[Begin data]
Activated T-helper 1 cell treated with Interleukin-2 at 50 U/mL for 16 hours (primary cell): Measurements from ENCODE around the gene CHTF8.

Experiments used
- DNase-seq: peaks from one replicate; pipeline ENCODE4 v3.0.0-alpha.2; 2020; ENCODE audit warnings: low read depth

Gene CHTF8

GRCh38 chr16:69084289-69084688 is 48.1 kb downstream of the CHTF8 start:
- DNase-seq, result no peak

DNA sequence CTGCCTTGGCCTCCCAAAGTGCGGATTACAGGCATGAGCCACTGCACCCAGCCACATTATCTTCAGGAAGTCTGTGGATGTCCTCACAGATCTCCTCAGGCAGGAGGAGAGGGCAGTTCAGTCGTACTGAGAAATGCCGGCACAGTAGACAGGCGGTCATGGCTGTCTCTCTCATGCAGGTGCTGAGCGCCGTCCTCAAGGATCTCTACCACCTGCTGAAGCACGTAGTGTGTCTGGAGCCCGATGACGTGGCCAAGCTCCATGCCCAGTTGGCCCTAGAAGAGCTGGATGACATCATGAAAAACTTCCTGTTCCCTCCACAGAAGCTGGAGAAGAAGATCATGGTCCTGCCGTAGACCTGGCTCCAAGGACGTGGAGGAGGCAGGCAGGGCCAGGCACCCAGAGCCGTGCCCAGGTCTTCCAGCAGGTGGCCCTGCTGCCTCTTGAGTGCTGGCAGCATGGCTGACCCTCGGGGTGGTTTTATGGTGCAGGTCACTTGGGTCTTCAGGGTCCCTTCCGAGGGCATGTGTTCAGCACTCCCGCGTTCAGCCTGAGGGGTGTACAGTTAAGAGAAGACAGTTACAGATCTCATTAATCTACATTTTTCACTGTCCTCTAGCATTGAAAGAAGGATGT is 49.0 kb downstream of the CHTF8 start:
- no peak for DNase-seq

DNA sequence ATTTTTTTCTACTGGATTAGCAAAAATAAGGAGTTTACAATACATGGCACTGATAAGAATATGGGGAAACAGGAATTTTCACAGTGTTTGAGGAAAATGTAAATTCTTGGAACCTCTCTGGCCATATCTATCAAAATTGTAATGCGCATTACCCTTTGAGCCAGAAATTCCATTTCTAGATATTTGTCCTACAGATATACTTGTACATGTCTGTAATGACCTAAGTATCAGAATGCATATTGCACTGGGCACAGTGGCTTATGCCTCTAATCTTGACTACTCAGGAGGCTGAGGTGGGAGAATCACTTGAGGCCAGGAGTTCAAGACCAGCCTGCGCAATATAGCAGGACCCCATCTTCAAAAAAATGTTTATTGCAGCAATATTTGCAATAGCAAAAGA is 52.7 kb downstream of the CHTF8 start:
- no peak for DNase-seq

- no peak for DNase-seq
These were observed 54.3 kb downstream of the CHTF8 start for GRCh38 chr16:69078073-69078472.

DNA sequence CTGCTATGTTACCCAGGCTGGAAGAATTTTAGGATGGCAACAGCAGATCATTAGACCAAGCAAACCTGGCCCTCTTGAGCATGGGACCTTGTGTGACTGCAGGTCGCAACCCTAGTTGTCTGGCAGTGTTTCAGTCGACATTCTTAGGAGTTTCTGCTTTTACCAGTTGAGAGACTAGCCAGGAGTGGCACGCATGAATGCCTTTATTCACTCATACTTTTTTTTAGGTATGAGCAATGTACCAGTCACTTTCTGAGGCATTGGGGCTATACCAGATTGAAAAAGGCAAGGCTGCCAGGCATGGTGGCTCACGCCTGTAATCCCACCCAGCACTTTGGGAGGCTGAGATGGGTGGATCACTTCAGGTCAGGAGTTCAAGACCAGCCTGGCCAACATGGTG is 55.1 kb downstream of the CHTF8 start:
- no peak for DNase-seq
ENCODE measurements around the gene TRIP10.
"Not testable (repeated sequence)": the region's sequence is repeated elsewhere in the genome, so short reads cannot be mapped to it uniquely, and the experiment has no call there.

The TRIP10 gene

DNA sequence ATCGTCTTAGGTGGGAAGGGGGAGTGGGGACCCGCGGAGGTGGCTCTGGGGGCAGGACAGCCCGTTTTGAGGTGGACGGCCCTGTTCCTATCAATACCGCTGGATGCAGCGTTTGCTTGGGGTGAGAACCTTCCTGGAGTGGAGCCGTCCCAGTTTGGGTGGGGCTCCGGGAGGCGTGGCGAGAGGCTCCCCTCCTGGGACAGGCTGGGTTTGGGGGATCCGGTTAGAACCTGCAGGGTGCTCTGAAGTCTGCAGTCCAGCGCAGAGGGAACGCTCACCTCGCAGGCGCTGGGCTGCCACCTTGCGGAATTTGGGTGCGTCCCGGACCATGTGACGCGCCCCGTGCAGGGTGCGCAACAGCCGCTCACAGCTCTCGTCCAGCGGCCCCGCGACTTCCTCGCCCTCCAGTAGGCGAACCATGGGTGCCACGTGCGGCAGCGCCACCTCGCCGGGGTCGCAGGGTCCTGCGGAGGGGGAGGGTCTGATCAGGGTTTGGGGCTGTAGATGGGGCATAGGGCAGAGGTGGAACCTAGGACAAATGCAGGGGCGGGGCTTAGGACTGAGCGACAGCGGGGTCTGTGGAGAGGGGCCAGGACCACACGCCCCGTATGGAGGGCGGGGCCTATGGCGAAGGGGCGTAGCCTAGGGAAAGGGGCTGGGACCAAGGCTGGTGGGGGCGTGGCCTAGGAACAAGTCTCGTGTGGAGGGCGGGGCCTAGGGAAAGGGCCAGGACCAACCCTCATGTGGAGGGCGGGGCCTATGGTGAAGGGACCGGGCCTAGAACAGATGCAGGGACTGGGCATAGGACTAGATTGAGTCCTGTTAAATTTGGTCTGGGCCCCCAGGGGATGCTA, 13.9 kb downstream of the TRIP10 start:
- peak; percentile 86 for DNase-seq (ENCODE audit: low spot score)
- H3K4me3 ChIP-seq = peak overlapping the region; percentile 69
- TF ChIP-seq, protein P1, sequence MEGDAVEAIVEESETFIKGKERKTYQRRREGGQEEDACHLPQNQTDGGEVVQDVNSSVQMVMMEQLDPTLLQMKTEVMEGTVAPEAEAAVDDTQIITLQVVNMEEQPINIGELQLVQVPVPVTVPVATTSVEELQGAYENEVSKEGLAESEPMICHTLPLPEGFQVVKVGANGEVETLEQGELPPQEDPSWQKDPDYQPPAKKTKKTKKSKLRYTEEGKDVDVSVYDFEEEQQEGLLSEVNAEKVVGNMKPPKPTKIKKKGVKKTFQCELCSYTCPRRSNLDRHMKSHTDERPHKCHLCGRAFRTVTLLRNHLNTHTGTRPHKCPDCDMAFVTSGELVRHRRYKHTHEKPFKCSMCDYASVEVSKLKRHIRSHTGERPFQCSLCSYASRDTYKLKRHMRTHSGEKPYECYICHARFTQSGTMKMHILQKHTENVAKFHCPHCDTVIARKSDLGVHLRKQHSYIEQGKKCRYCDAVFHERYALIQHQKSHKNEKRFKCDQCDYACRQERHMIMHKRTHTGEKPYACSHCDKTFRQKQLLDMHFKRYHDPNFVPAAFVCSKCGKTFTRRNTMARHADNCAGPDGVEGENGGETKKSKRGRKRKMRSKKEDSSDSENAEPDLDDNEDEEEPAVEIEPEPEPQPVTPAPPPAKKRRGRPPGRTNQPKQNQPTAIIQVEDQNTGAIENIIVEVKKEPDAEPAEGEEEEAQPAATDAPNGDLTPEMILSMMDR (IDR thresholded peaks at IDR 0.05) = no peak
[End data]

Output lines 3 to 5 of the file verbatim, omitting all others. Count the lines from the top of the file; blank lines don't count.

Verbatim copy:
- DNase-seq: peaks from one replicate; pipeline ENCODE4 v3.0.0-alpha.2; 2020; ENCODE audit warnings: low read depth

Gene CHTF8

GRCh38 chr16:69084289-69084688 is 48.1 kb downstream of the CHTF8 start: